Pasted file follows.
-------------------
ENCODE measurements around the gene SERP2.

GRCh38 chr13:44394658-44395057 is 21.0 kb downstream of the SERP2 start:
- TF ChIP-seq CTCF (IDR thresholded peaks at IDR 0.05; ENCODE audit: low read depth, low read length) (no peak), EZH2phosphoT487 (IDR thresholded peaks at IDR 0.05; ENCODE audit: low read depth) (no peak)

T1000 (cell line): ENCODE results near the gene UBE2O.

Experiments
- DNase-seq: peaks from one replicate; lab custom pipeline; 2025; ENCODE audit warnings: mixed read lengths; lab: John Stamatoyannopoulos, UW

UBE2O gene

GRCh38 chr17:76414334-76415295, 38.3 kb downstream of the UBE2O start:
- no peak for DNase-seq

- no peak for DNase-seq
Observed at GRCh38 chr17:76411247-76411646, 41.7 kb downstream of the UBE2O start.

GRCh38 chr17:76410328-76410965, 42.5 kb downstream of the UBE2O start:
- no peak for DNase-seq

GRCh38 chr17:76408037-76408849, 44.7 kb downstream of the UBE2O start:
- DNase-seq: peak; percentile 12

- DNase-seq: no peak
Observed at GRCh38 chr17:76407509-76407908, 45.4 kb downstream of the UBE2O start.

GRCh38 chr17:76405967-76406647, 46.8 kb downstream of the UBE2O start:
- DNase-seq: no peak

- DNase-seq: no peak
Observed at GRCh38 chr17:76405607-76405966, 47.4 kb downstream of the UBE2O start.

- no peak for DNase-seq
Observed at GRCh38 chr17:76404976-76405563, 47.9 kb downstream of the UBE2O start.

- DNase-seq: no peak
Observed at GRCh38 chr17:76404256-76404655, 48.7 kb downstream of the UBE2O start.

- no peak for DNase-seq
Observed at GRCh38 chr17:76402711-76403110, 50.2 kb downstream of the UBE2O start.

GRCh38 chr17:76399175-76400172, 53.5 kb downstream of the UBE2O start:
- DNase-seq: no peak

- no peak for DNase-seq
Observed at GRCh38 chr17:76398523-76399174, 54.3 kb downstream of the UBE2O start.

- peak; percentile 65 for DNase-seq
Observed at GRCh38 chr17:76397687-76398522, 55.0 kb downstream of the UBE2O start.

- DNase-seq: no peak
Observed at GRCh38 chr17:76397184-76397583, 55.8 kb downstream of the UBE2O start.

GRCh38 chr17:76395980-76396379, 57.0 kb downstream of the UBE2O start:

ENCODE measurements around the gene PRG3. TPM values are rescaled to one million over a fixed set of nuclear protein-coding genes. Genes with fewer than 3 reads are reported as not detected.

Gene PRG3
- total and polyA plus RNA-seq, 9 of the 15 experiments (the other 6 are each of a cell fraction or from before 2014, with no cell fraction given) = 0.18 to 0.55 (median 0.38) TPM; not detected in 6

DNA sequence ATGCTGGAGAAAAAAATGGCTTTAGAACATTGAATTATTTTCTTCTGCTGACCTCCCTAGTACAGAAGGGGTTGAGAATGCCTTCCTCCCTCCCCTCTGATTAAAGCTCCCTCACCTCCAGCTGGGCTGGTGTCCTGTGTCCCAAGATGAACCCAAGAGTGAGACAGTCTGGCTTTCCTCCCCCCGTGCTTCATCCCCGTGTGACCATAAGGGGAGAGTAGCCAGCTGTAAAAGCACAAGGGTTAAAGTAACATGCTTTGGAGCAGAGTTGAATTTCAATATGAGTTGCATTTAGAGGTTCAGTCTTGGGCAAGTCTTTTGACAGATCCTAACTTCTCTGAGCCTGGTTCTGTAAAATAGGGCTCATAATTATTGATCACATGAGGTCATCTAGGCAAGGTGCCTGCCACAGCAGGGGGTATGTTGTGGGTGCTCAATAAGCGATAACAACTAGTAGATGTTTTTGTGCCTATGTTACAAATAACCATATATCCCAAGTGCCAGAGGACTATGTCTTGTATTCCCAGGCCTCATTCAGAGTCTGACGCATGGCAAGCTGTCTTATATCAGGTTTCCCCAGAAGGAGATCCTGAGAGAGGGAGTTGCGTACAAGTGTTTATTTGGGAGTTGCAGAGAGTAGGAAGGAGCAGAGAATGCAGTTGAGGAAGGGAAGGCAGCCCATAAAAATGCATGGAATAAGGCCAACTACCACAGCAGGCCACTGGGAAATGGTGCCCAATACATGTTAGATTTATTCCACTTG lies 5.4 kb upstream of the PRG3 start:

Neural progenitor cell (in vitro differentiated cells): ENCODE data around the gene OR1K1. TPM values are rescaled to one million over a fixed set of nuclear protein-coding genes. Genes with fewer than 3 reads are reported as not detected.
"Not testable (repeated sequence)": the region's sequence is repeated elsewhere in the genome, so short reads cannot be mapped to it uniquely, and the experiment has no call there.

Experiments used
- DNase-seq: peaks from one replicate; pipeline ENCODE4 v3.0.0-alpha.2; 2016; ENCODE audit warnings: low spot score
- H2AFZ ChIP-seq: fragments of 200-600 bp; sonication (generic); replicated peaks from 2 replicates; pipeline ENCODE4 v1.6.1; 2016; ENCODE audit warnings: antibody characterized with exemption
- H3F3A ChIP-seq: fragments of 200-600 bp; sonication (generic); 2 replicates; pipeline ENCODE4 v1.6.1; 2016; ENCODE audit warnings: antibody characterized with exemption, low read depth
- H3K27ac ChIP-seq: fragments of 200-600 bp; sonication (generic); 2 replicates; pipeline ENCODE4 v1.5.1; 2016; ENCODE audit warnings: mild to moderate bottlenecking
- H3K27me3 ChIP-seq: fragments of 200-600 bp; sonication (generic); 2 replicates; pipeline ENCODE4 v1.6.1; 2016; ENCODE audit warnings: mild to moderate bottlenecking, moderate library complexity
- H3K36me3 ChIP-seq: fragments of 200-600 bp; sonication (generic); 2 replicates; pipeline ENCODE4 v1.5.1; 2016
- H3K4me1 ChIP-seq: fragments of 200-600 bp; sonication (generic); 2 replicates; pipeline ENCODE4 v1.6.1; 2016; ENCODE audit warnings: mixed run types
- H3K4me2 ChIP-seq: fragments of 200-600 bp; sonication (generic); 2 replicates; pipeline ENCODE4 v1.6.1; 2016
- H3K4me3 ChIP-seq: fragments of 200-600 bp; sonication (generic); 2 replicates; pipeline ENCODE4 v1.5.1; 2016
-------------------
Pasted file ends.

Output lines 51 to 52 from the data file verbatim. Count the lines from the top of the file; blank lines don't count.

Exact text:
- H3K4me2 ChIP-seq: fragments of 200-600 bp; sonication (generic); 2 replicates; pipeline ENCODE4 v1.6.1; 2016
- H3K4me3 ChIP-seq: fragments of 200-600 bp; sonication (generic); 2 replicates; pipeline ENCODE4 v1.5.1; 2016